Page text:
Sport | Horse Racing

Interview of the week: Amanda Elliott

Amanda Elliott, vice chairman of the Victoria Racing Club, on what makes the Malbourne Cup unique

  • By Leslie Wilson Jr, Racing & special Features Writer
  • Published: 16:27 March 2, 2013
  • Gulf News

  • Image Credit: Leslie Wilson Jr/Gulf News
  • Amanda Elliott, Vice Chairman of Victoria racing Club with the Melborne cup trophy at Meydan in Dubai.

Her many years of innovations as vice chairman of the Victoria Racing Club, have been followed by the pursuit of making the Melbourne Cup bigger and better.

Amanda Elliott, only the second female committee member in the VRC’s 140-year history, is as enthused as ever as she tells us what drives her passion to promote the ‘Race That Stops the Nation.’ Among her many goals, as she strives for the all-round improvement, is to ensure that Flemington’s iconic flat race maintains its proud history as it attempts to transform itself into a truly global event.

 

GN: So what makes the Melbourne Cup and the Spring Racing Carnival so unique?

Elliott: I think that the Melbourne Cup is unique in many ways. This year it’s 153 years old so historically it’s a very important part of everybody’s racing calendar, whether you are just in Australia or whether you are overseas. The knowledge and the awareness of the Melbourne Cup is very important to us and I think the mystique is that unlike most other Group One races around the world it’s a handicap and not weight for age, which means that it’s a level playing field, where the battlers can knock off the millionaires of the world and that’s a great Australian sort of thing. We Aussies love a level playing field, all comers, it’s not just the most expensive horse in the race that is necessarily going to win it, which gives every horse in the race an equal chance. That’s a distinguishing feature. But I think one of the most amazing things about the Melbourne Cup is the ownership and buy-in by the whole nation. Racing and non-racing people alike, everything stops for the cup. I don’t think there is any country in the world that has a public holiday for a horse race, that’s indicative of how important it is.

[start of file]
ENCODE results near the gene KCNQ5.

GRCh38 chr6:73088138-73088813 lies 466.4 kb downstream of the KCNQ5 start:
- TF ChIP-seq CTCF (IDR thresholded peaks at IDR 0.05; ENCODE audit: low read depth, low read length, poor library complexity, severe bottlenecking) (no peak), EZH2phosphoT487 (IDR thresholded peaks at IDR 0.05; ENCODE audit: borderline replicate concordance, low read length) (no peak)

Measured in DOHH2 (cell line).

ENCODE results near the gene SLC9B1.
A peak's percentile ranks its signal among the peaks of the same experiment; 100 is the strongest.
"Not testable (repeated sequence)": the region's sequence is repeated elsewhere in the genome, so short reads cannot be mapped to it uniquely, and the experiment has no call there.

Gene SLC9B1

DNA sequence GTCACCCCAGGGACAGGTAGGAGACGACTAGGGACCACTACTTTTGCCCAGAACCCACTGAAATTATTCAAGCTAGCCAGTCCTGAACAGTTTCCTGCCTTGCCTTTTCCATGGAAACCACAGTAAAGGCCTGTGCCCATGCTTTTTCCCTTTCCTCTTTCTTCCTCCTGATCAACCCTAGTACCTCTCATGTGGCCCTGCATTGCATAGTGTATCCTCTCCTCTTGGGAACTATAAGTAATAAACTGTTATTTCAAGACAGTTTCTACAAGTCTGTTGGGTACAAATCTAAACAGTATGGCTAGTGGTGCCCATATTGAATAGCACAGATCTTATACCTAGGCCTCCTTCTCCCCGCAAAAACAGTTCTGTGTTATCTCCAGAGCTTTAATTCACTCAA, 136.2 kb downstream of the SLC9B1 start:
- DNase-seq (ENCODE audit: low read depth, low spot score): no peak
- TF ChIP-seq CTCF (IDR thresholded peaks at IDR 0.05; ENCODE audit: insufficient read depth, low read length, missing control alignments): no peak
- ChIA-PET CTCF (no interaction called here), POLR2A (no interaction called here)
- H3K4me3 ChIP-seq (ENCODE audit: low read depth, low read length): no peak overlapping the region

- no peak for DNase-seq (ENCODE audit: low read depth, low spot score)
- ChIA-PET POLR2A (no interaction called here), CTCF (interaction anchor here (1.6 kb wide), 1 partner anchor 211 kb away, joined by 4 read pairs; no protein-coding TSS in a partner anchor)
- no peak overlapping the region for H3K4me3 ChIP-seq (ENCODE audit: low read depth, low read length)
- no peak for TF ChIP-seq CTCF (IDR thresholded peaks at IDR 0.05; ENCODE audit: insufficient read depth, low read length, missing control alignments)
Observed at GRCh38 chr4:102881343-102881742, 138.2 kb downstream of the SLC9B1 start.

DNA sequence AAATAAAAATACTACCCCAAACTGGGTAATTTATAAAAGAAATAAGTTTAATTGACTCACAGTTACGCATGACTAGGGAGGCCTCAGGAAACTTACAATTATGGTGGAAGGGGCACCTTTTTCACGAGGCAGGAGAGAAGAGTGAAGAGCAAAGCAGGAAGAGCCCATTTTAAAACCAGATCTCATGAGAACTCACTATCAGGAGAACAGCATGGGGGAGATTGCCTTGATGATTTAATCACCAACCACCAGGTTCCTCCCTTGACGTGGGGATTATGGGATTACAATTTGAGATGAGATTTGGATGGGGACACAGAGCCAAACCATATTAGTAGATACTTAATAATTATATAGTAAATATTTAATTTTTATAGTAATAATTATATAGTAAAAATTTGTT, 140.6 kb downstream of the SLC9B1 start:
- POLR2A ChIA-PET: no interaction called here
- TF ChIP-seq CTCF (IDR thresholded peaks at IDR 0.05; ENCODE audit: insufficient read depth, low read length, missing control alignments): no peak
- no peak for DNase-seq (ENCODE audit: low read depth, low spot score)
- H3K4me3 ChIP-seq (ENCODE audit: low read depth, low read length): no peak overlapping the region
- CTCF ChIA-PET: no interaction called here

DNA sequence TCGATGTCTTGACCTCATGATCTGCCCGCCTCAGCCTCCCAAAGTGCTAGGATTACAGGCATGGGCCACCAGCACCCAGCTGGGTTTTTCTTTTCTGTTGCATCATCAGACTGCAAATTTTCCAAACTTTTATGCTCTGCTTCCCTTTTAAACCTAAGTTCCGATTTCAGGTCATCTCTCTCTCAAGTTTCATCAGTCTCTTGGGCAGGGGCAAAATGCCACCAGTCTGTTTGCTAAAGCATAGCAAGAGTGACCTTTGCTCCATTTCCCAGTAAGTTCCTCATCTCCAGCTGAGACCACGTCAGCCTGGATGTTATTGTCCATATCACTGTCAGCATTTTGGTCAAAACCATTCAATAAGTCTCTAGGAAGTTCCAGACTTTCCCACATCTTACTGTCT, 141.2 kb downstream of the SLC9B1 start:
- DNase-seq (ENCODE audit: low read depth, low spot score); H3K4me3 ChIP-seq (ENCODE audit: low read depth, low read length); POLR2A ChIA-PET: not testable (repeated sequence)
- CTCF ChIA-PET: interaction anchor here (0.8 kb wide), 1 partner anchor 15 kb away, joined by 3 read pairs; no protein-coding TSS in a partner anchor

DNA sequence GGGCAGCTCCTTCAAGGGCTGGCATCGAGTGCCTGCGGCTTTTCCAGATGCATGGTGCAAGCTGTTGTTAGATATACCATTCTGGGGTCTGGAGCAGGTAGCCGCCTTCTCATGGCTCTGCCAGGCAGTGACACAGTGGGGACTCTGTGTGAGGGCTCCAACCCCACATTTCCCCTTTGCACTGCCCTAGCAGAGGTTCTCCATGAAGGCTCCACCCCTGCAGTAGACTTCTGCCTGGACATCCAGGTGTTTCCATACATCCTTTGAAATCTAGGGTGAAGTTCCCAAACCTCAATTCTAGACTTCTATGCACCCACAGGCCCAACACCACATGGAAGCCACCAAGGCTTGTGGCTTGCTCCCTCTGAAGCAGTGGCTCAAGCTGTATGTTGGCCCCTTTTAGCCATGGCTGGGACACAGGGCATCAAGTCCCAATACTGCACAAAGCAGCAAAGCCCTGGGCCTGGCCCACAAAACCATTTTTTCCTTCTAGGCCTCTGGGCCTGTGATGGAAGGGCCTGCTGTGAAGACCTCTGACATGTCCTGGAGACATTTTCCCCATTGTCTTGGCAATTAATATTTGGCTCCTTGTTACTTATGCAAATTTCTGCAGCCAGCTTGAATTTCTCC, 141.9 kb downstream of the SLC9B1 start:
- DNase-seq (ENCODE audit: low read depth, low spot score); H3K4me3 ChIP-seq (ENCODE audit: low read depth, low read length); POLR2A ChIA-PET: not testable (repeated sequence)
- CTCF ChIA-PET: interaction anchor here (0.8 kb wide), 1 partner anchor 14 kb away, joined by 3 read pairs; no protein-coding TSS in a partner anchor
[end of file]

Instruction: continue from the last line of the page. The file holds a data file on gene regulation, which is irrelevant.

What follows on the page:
GN: The key to the success of any event is promotion, how have you marketed the Melbourne Cup?

Elliott: Tours. Every year the Melbourne Cup tours around Australia because there are so many fans in far-flung parts that will never come to Melbourne so we take the cup to them and I can assure you that I’ve been on some of those tours and people travel hundereds of kilometres just to see it. And that’s the mystery and the love for the cup that exists around our nation, which we hope to spread worldwide. The tour lasts three months before returning to Flemington in time for the race on the first Tuesday in November. The tour is a fundamental part of what drives the huge interest in the Melbourne Cup. It presents a great opportunity for fans to get closer to one of the most sought-after trophies in horse racing.

 

GN: What does the Melbourne Cup do for the economy?

Elliott: It puts in A$400 million (Dh1.5 billion) of economic benefit to the city of Melbourne, through fashion, hotels, restaurants — everything you could imagine puts in an enormous economic benefit, which is why the governament love us to join their trade missions because everyone understands the Melbourne Cup, particularly with Emirates as a sponsor.

 

GN: Are you happy with the level of international participation in the Melbourne Cup?

Elliott: Very happy. It’s a very expensive trip and we don’t pay for the international participants to come to Australia, unlike Japan or Ascot. Then there are the travel and quarantine issues as well. So there are lots of impediments to it becoming more international but it’s still very, very popular. It’s one of those races that every big horse owner has on his bucket list. They want to win a Melbourne Cup.

 

GN: Has the Melbourne Cup’s popularity overshadowed the other major races?

Elliott: Perhaps a little and that’s what we want to build on, we want to internationalise our other races. We would love the international trainers, who have now learnt that its much better to have lead-up runs in other races, to re-think their plans. Dunaden came back last year to win the MC but actually won the Caulified Cup, although he did not win the Melbourne Cup. So other races around the race are benefiting from the presence of international runners, but we would like to develop our support card further. We’ve got a multi-million dollar 2000-metre race on Derby day for instance, which we would love to see more international runners target, and we’ve got the Emirates Stakes, which is over a mile, and the Group 1 Patinack Farm Classic, which is a leg of the Global Sprint Challenge that we’ve put a bonus towards, so anyone who wins a race that’s part of the Sprint Challenge somewhere else and then wins the Patinack gets a A$600,000 bonus. So we’re putting in all sorts of initiatives to try and bring other horses for other races as well.

 

GN: Is it safe to say that the Melbourne Cup is the biggest party in Australia?

Elliott: All the major racing jurisdications are represented at our carnival and they are all blown away by the event. It’s not just the racing but the actual event and the style and the hospitality. They love it and, of course, they try to replicate it all over the world. So for us the Melbourne Cup is a unique social event because the buzz is palpable. Parisians think they are the only ones who know about Georges Rimaud, who is the manager of the Aga Khan Studs in France, and he was simply amazed by the style that Melbourne displays at the time.

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